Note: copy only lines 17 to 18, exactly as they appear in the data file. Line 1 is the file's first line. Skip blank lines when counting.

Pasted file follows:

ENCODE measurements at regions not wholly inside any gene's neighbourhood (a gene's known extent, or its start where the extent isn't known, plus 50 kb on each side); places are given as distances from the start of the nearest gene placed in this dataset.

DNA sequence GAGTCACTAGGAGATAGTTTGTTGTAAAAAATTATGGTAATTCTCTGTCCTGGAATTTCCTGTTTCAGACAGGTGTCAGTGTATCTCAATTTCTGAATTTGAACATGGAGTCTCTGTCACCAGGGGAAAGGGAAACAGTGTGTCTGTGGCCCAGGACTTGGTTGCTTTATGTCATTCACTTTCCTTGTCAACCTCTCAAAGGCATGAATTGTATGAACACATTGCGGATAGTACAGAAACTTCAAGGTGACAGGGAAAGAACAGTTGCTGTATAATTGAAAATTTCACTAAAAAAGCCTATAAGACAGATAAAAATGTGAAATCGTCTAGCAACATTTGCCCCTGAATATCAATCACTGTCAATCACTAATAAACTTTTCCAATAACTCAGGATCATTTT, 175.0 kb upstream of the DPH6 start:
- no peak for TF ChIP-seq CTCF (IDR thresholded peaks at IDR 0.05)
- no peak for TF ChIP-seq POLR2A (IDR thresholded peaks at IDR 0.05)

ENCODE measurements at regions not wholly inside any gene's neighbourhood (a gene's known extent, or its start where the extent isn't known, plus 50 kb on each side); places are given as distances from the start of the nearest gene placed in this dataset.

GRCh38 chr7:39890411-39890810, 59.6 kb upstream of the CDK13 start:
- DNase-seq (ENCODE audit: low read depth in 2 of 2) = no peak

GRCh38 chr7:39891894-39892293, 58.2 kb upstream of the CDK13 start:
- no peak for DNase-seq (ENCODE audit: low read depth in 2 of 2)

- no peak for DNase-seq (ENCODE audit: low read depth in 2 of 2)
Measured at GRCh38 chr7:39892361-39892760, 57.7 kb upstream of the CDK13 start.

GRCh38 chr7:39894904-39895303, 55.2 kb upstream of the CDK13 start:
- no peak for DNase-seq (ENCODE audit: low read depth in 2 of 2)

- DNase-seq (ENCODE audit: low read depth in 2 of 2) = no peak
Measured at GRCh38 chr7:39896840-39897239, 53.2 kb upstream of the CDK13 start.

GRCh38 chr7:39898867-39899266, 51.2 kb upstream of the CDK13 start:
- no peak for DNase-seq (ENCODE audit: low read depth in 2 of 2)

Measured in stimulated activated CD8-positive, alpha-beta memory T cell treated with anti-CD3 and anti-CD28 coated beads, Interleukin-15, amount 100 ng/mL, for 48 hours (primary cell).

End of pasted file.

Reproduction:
- no peak for DNase-seq (ENCODE audit: low read depth in 2 of 2)

Measured in stimulated activated CD8-positive, alpha-beta memory T cell treated with anti-CD3 and anti-CD28 coated beads, Interleukin-15, amount 100 ng/mL, for 48 hours (primary cell).